(1) The adult "Losers" head toward their old underground clubhouse. (2) The young Losers wore shower caps to keep the spiders out of their hair at the hangout. (3) Young Beverly (Sophia Lillis) with her abusive father. (4) Adult Beverly (Jessica Chastain) visits her old apartment and discovers some of the artifacts she placed behind the baseboard hiding a hole in the wall. She found her key, cigarettes, and a postcard with this note. "Your hair is winter fire... January embers... My heart burns there, too." (5) Pennywise, out of costume.



The trove of extras includes a commentary by Muschietti featured on the 4K disc; three short behind-the-scenes featurettes (“The Meeting of the Losers’ Club Has Officially Begun”; “Pennywise Lives Again!”; “Finding the Deadlights”); and the two-part “Summers of IT — “You’ll Float Too,” and “IT Ends.” In the “Chapter One” documentary, Muschietti notes, “The time in your life when you’re most imprinted is when you’re six or seven, and watching a horror movie,” and experience a feeling “you’re always seeking again.” He describes “Chapter One” as “a love letter to childhood,” exploring the “power of imagination and belief you lose when you grow up.” Muschietti’s sister Barbara, one of the producers, recalls reading it during her adolescence in Buenos Aires: “It blew my mind … to read about characters close to my age… fighting bigotry, sexism, and anti-Semitism.”

Excerpts of auditions for the parts of the children, and Pennywise, are included. More than 160 actors tried out for the part of the evil clown but, says Muschietti, “Bill brought a strange energy… because he’s very childlike… but also a darkness that is very unsettling.” Skarsgård claims, “I couldn’t physically become him until I got the makeup on.” Muschietti talks about Stephen King’s hometown of Bangor, Maine, on which Derry is based. Shooting in Maine wasn’t financially feasible, so they recreated the town in Port Hope, Ontario.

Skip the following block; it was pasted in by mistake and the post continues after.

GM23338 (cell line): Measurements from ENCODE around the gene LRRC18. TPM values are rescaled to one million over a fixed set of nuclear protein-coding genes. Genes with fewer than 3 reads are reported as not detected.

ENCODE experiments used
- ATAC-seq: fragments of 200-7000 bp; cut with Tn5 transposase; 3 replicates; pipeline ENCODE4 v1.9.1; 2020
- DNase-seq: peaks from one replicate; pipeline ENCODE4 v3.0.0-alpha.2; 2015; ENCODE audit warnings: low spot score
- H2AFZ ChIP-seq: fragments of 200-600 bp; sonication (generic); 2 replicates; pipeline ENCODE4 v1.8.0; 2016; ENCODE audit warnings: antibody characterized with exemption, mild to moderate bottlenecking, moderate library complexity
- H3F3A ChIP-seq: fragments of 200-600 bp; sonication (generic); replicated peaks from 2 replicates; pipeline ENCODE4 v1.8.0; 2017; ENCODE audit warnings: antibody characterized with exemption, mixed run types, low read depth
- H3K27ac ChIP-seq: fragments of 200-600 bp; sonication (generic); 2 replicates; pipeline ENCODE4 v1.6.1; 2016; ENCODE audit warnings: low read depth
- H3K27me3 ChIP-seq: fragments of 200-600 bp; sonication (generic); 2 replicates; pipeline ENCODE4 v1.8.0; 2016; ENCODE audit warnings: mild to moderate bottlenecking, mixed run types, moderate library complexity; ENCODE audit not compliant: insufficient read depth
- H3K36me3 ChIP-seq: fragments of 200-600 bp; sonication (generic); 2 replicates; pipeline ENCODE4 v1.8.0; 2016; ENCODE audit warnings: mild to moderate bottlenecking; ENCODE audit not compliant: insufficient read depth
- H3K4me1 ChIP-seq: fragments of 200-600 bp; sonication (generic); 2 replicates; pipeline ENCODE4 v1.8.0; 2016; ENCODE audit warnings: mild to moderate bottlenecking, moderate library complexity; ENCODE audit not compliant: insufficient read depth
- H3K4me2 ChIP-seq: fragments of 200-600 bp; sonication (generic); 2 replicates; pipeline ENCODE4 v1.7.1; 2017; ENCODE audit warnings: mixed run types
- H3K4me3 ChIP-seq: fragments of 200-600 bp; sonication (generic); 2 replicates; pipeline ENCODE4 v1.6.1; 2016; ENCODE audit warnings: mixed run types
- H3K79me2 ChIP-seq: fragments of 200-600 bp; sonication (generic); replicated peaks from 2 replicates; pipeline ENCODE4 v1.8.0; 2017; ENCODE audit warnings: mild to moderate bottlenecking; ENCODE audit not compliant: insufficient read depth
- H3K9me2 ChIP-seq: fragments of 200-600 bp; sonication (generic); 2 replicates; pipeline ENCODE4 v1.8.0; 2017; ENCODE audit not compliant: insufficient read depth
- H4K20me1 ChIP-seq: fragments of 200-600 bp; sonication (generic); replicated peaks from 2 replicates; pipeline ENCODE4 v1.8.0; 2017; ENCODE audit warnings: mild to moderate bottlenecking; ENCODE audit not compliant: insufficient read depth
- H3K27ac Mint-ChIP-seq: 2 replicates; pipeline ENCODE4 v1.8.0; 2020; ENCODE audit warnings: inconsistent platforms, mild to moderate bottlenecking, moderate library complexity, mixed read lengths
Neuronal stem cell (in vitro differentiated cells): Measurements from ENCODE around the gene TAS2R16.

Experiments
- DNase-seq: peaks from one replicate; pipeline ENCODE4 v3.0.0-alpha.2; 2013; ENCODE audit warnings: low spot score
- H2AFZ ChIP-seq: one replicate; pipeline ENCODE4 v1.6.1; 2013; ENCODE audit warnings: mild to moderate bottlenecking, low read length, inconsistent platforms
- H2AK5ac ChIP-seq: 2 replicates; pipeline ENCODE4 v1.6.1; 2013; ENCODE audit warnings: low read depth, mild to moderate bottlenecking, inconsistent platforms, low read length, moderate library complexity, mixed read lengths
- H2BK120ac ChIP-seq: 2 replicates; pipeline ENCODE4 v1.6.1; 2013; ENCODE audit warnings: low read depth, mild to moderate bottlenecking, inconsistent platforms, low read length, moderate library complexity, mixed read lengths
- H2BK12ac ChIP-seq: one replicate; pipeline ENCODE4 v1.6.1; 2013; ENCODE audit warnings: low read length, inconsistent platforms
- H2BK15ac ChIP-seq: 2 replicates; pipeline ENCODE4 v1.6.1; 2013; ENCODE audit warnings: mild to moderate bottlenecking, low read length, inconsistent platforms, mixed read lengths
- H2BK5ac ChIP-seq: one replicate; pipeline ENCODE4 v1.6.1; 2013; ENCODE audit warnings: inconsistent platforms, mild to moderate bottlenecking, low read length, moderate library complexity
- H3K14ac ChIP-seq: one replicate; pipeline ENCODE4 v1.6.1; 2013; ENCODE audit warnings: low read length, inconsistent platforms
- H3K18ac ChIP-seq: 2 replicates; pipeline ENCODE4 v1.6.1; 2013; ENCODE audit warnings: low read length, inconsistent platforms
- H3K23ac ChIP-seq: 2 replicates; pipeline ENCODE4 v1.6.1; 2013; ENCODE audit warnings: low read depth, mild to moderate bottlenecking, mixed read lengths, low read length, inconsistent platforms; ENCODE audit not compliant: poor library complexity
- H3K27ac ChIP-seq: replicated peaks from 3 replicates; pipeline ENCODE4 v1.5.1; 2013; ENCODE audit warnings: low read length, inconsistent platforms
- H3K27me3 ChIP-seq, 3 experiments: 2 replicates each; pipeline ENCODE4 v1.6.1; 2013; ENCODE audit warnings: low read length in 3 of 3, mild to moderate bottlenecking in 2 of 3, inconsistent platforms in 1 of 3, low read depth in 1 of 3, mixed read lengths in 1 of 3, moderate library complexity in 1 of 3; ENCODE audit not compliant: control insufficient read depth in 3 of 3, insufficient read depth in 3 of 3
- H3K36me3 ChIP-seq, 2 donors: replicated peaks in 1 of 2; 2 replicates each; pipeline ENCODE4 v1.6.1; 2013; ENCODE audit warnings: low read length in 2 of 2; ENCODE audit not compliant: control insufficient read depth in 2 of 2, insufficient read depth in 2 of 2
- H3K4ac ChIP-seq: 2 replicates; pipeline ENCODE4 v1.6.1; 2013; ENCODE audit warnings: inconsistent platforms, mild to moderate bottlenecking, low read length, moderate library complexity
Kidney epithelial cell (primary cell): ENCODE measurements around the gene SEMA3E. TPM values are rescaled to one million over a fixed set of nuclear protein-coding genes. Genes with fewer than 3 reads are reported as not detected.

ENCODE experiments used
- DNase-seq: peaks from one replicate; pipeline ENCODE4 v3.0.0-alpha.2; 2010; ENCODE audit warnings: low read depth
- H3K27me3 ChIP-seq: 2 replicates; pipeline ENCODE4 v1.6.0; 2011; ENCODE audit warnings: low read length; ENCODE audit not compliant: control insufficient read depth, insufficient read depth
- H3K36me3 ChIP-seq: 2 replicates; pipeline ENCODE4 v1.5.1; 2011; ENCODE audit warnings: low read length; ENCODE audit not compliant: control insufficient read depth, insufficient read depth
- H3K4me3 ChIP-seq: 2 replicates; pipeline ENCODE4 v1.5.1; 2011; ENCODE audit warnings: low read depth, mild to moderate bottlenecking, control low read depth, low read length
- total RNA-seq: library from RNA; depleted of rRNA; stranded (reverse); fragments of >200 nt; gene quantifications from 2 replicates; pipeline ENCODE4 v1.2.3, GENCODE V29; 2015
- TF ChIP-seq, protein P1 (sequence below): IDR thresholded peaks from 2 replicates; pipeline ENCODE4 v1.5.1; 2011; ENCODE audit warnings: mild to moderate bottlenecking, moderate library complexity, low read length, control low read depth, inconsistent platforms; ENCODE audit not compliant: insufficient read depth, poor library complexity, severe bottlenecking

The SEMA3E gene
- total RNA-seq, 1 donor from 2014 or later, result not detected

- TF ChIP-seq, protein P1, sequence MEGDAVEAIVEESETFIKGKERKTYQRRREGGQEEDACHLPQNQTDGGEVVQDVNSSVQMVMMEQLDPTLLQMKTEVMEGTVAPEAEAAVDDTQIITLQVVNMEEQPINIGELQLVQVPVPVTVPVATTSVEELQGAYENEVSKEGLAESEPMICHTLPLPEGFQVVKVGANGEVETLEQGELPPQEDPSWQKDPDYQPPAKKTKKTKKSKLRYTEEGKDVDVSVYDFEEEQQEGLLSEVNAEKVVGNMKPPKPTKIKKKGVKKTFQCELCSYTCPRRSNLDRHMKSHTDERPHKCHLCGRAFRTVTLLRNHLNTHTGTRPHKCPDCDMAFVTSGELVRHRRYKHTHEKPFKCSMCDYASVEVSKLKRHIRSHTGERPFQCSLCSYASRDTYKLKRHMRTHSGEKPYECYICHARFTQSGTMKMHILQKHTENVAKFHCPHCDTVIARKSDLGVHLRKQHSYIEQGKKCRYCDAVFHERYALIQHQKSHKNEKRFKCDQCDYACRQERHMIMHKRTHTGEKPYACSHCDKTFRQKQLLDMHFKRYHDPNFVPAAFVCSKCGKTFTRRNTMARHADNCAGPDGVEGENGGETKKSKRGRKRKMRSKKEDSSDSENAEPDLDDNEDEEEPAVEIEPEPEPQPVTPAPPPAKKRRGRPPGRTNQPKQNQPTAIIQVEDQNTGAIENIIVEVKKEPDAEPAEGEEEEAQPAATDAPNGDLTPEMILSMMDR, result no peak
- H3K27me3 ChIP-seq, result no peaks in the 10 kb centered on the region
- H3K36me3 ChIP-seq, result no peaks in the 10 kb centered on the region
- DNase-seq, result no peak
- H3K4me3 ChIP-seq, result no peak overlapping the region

In the “Chapter Two” documentary, Chastain comments on the first film which, she says, “is about learning how to be an adult, while the second is about adults learning how to be children again.” King, who was very happy with the first film, credits Muschietti with understanding that “you have to care about the people in the movie,” especially in an “old-fashioned movie experience where you root for the good guys.”

To help the actors prepare for the roles, Muschietti had their younger counterparts write letters, in character, to their “older selves.” Skarsgård, who initially worried about revisiting his Pennywise role, says that he “instantly rediscovered” the character — as though it were always there. King jokes about his cameo: “I’m now, in my mind, writing my Oscar acceptance speech!”

— Peggy Earle

(1) Young Richie (Finn Wolfhard) escapes a nightmarish version of the Paul Bunyan landmark. (2) Adult Richie (Bill Hader) sees the statue and remembers. (3) Young Bill (Jaeden Lieberher) frantically calls for his little brother, taken by Pennywise into the sewer. (4) Adult Bill (James McAvoy) is still searching.


(1) Young Ben (Jeremy Ray Taylor) sees a vision of Young Beverly on fire. (2) Adult Ben (Jay Ryan) and Beverly. (3) Eddie (James Ransome) attacked by a monster. (4) Mike (Isaiah Mustafa) fends off knife crazed Henry Bowers.


(1) The spirit of Pennywise writes "Home at Last" with a knife onto Ben's stomach. (2) The dismembered head of young Stanley becomes a freakish six-legged creature. (3) Pennywise disguises himself at Mrs. Kersh and attacks Beverly inside the sewer. (4) The gang takes part in the Ritual of Chüd, which involved burning artifacts they gathered from their old memories.





bottom of page